Atrophic vaginitis is an inflammation of the vagina (and the outer urinary tract) due to the thinning and shrinking of the tissues, as well as decreased lubrication. These symptoms are due to a lack of the reproductive hormone estrogen.

Vaginal atrophy is a common disorder in postmenopausal women that often occurs with urinary symptoms and causes considerable distress. Typically, women with vaginal atrophy experience dryness, itching, irritation, burning, and dyspareunia (painful sexual intercourse). They also commonly present with one or more urinary symptoms, including urgency, increased frequency, nocturia (excessive urination at night), dysuria (difficult urination), incontinence, and recurrent urinary tract infection (RUTI). When any of these symptoms are left untreated, they may contribute to a lower quality of life marked by vaginal discomfort, pain, and sexual dysfunction.

Since women can have signs and symptoms that could be attributed to other causes, diagnosis is based upon the symptoms that cannot be better accounted for by another diagnosis. Lab tests usually do not provide information that will aid in diagnosing. A visual exam is useful. The observations of the following may indicate lower estrogen levels: little pubic hair, loss of the labial fat pad, thinning and resorption of the labia minora, and the narrowing of the vaginal opening. An internal exam will reveal the presence of low vaginal muscle tone, the lining of the vagina appears smooth, shiny, pale with loss of folds. The cervical fornices may have disappeared and the cervix can appear flush with the top of the vagina. Inflammation is apparent when the vaginal lining bleeds easily and appears swollen. The vaginal pH will be measured at 4.5 and higher.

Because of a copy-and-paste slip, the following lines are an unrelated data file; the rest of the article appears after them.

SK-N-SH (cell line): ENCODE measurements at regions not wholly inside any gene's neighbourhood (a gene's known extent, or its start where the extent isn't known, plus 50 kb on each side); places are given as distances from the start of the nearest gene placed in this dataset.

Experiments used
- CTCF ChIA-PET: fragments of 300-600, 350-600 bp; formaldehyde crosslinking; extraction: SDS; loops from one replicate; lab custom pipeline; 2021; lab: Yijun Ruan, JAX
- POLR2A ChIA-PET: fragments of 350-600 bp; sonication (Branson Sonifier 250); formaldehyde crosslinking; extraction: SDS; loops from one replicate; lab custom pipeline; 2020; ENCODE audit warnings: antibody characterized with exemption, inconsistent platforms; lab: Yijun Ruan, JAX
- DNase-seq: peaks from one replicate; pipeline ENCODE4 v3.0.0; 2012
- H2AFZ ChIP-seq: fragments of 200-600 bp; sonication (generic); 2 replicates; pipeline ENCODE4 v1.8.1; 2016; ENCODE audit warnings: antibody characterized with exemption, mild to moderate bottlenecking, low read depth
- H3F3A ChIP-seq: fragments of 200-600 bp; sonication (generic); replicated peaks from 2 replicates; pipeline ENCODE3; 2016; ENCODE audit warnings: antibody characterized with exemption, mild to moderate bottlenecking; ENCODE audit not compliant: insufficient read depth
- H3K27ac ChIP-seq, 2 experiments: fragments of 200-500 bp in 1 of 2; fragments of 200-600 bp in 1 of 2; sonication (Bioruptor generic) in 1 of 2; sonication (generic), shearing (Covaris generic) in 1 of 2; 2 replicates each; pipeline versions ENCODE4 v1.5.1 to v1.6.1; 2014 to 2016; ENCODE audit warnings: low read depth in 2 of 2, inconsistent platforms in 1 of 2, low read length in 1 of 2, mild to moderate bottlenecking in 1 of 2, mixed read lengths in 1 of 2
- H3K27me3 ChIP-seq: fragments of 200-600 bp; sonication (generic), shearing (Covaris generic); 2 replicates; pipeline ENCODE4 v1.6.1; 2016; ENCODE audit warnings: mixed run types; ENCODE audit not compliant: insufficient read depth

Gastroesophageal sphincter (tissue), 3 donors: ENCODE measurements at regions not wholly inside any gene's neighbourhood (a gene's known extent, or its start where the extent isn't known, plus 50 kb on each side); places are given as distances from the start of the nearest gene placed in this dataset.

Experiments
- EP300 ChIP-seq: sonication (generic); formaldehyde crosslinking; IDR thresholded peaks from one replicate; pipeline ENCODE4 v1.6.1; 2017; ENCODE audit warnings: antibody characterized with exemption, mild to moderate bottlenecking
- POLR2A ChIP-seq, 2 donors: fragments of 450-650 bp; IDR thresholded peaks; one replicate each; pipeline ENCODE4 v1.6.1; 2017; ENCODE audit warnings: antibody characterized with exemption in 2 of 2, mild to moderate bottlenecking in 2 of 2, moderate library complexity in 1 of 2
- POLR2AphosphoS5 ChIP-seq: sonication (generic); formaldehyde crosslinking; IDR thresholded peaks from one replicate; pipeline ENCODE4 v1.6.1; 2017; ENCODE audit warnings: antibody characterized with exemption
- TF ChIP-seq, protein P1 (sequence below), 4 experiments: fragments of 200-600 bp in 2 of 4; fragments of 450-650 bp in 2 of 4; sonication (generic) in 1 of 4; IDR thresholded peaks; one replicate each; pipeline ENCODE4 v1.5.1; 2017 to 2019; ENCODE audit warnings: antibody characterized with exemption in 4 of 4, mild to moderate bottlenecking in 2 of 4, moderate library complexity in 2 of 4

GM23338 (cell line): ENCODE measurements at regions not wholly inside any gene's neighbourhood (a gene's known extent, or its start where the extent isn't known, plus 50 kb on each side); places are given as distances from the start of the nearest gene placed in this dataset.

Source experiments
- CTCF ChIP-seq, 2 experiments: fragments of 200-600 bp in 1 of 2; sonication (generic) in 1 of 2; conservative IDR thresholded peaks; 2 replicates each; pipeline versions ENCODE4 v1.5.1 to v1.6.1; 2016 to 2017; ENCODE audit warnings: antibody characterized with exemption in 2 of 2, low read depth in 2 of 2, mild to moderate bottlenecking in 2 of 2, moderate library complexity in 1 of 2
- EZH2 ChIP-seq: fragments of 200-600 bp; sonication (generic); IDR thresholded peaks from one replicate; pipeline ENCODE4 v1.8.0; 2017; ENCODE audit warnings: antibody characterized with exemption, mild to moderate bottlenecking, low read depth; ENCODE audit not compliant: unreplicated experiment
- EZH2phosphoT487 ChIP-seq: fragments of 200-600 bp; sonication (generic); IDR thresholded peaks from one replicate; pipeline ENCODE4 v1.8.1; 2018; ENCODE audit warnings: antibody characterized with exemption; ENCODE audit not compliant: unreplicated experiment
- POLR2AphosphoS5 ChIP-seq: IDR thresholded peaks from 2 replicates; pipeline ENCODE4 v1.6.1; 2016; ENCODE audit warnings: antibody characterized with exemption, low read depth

Estrogen replacement restores normal pH levels and thickens and revascularizes the epithelium. Moisturizers and lubricants may be used in conjunction with estrogen replacement therapy or as alternative treatments. It has been shown to encourage vaginal elasticity and pliability, and the lubricative response to sexual stimulation. 

Vaginal atrophy may be associated with several diseases including: 


Vaginal atrophy occurs most often after menopause. Symptoms of vaginal atrophy may also remind women that they are aging, and the perception that their bodies are no longer responding or acting as they used to may create anxiety and depression. Furthermore, loss of elasticity to vulvovaginal tissues, thinning of the vaginal wall, and decreased vaginal lubrication may increase the risk for microtears or genital lesions during intercourse, which could allow easier transmission of sexually transmitted infections.


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